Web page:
Suspected to be using the RSTP protocol for evasion and communications, the remote access trojan is similar to the XorDdos RAT.

Cybercriminals have been leveraging a new Linux remote access trojan (RAT) to stealthily maintain access to the networks of targeted firms based in Thailand.

Found to have been active since at least 2021, the RAT had remained under the radar until recently.

At this stage, researchers from Group-IB can confirm that the RAT, dubbed Krasue (a female spirit),has beenused against telecommunications firms in Thailand, although it has likely been part of attacks against organizations in other verticals.

Krasue’s capabilities

At the heart of that newly unearthed RAT is its rootkit, based on three open-source, publicly-available Linux Kernel Module rootkits and seven others — meaning different versions of Linux can be targeted.

The rootkit also contains multiple similarities with XorDdos, another Linux malware. As a result, Group-IB experts believe that Krasue was either created by the same author as XorDdos, or by an individual who had access to XorDdos’ source code. Krasue’s functionalities in 2023 include:

    • The ability to maintain access to a targeted network: the initial infection vector and the full scale of its usage have not been determined, but the Linux RAT could likely enter systems via vulnerability exploitation, credential brute force attacks, or more uncommonly, be downloaded as part of a deceptive package or binary from a third-party source.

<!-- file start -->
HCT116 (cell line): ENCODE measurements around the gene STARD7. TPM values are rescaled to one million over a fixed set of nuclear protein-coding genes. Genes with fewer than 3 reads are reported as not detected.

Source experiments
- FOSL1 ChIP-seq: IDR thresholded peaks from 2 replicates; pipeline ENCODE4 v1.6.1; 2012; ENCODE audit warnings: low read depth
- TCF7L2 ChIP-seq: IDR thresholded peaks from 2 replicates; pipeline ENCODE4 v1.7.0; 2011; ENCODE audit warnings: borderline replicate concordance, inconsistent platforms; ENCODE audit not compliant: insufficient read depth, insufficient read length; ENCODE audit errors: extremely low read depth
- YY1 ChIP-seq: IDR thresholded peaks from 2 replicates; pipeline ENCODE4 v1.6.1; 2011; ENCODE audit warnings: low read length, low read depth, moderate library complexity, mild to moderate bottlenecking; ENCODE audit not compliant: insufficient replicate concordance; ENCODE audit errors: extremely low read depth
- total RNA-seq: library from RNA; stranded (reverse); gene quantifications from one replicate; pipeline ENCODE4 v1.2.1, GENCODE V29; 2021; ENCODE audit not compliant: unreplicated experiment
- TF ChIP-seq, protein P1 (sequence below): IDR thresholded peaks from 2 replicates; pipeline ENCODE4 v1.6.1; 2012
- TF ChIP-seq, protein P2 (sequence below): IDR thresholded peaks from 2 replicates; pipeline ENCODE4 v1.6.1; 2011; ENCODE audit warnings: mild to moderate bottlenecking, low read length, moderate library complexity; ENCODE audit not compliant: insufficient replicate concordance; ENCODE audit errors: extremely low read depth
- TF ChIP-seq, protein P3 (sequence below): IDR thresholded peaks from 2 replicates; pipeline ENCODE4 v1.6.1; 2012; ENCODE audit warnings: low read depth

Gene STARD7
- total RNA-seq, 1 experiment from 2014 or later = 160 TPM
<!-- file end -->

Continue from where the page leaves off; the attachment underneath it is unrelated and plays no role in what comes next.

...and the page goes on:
• The ability to conceal its own presence during the initialization phase, meaning that it can evade detection.
    • Deployment as part of a botnet, or as part of ransomware offerings by initial access brokers.
    • The use of Real Time Streaming Protocol (RSTP) to communicate with its master command and control (C2 server) suspect to provide detection evasion, although researchers have noted that using RTSP for this purpose is highly uncommon.

Upon discovering Krasue, the firm’s customers as well as the Thailand Computer Emergency Response Team (ThaiCERT) and the Thailand Telecommunications Sector Computer Emergency Response Team (TTC-CERT) were promptly notified. A full list of YARA rules for detection has been made public.

According to Benyatip Hongto, Group-IB’s Business Development Manager in Thailand: “Group-IB will continue to monitor Krasue’s spread both within Thailand and in other geographies, and take all measures to proactively inform affected parties.”